Nagorno-Karabakh’s de facto Foreign Minister Davit Babayan responded to Azerbaijani President Ilham Aliyev’s statement that Baku was ready to talk to Armenians living in Nagorno-Karabakh but considered it an internal affair.
“What Aliyev suggests is nothing but an ultimate surrender for us in which a group of aborigines who have realized their ‘guilt’ will show repentance and beg Mother Azerbaijan to forgive them and allow them to live in the Azerbaijani land,” Babayan said in an interview with RFE/RL’s Armenian Service.
He said that instead, Stepanakert suggests using the format of the Minsk Group of the Organization for Security and Cooperation in Europe (OSCE), even though it has been largely inactive since the 2020 Armenian-Azerbaijan war over Nagorno-Karabakh.
“There can be some meetings, but not in the format of Azerbaijan-Artsakh [Nagorno-Karabakh]. It can be a format involving Azerbaijan, Artsakh, Armenia, Russia, the United States, France, it could be in various compositions, at different places, but it must be internationally recognized. And the only internationally recognized format [for talks on Nagorno-Karabakh] is the format of the OSCE Minsk Group,” Babayan said.
Since the 2020 war in which Azerbaijan managed to regain all seven districts around Nagorno-Karabakh as well as two districts inside the administrative borders of the former autonomous oblast proper, Baku has refused to talk to Armenia or any other country regarding the future of the region.
Under the terms of a Russia-brokered ceasefire Moscow currently deploys about 2,000 peacekeepers in Nagorno-Karabakh and along a five-kilometer-wide corridor linking the region with Armenia. But officials in Baku stress on every occasion that the Russian peacekeeping mission is deployed in the Karabakh region on a temporary basis.
In his public statements Azerbaijani President Aliyev has also repeatedly said that activities of the Minsk Group are no longer necessary since, as he puts it, “the conflict is now history.”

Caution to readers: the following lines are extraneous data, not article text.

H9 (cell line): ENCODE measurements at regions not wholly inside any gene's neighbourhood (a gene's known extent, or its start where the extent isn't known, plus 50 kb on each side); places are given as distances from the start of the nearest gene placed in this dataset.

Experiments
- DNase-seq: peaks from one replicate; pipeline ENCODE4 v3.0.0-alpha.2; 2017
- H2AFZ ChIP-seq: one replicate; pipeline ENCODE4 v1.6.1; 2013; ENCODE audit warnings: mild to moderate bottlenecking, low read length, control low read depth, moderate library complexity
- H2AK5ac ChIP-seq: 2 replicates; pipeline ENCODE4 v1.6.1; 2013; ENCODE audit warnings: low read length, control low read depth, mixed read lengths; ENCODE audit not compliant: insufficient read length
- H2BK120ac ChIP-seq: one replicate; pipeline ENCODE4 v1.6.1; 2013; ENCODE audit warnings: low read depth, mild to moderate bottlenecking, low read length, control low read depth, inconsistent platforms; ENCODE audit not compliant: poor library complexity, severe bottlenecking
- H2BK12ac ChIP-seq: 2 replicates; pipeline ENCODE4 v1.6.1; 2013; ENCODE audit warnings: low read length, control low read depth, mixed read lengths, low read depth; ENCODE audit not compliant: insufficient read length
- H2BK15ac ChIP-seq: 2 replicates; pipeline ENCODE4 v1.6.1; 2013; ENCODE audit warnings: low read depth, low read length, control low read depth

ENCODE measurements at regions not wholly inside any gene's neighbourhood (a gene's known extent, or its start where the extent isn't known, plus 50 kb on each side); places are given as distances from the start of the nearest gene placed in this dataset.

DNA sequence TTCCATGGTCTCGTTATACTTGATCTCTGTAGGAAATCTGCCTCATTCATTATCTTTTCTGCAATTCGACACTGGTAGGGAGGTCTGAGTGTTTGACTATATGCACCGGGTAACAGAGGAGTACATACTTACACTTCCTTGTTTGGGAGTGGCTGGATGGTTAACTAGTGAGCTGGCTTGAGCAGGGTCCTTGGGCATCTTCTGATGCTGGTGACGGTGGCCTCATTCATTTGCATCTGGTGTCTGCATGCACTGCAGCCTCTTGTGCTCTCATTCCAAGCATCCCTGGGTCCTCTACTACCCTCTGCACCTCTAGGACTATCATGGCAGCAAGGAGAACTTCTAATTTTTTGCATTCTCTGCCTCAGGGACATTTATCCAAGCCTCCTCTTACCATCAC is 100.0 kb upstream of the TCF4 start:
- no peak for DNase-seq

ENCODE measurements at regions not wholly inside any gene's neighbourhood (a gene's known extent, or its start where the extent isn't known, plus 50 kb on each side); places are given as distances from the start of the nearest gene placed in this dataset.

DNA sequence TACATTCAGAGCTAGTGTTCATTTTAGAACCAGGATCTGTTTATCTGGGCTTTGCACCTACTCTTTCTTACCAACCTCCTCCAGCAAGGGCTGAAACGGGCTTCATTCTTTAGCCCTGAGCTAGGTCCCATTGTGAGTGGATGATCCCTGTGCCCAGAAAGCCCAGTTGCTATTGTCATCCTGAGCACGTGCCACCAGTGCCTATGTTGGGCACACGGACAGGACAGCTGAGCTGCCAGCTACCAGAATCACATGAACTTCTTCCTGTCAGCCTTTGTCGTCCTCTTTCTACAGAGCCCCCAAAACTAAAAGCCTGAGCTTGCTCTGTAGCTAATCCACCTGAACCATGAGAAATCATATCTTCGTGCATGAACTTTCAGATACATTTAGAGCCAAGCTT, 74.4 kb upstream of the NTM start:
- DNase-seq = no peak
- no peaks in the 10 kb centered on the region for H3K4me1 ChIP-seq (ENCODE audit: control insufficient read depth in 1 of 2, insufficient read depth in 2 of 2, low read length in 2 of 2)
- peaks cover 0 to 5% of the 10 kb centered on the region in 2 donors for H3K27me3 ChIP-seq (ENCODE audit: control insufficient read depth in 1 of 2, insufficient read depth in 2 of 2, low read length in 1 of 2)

On Thursday, Aliyev stressed that Baku will also not engage in negotiations with Ruben Vardanyan, a former Russian businessman of Armenian descent who recently renounced his Russian citizenship, moved to Karabakh and took on a leadership role in its government. The Azerbaijani leader described Vardanyan as a person “sent from Moscow with a clear agenda.”
Responding to Aliyev, Yerevan-born Vardanyan, who currently holds the post of de facto state minister, an equivalent of prime minister in Nagorno-Karabakh, called for “a more constructive tone” and insisted that he fully met the criteria for a negotiator put forward by the Azerbaijani president as someone who “lives in Karabakh and wants to live there.”
Vardanyan also emphasized that talks between Stepanakert and Baku should be conducted through international mediators, including Russia, the United States, and France.
Meanwhile, in a Twitter post on Friday Armenian Prime Minister Nikol Pashinian’s Ambassador-at-Large Edmon Marukian also contested Aliyev’s claim that the issue of Nagorno-Karabakh is an internal matter for Azerbaijan.
“No internal matter has ever been dealt with for decades by three permanent members of the United Nations Security Council, the OSCE and now also by the EU. The issue of human rights hasn’t been considered an internal issue for seven decades, since World War II,” Marukian wrote.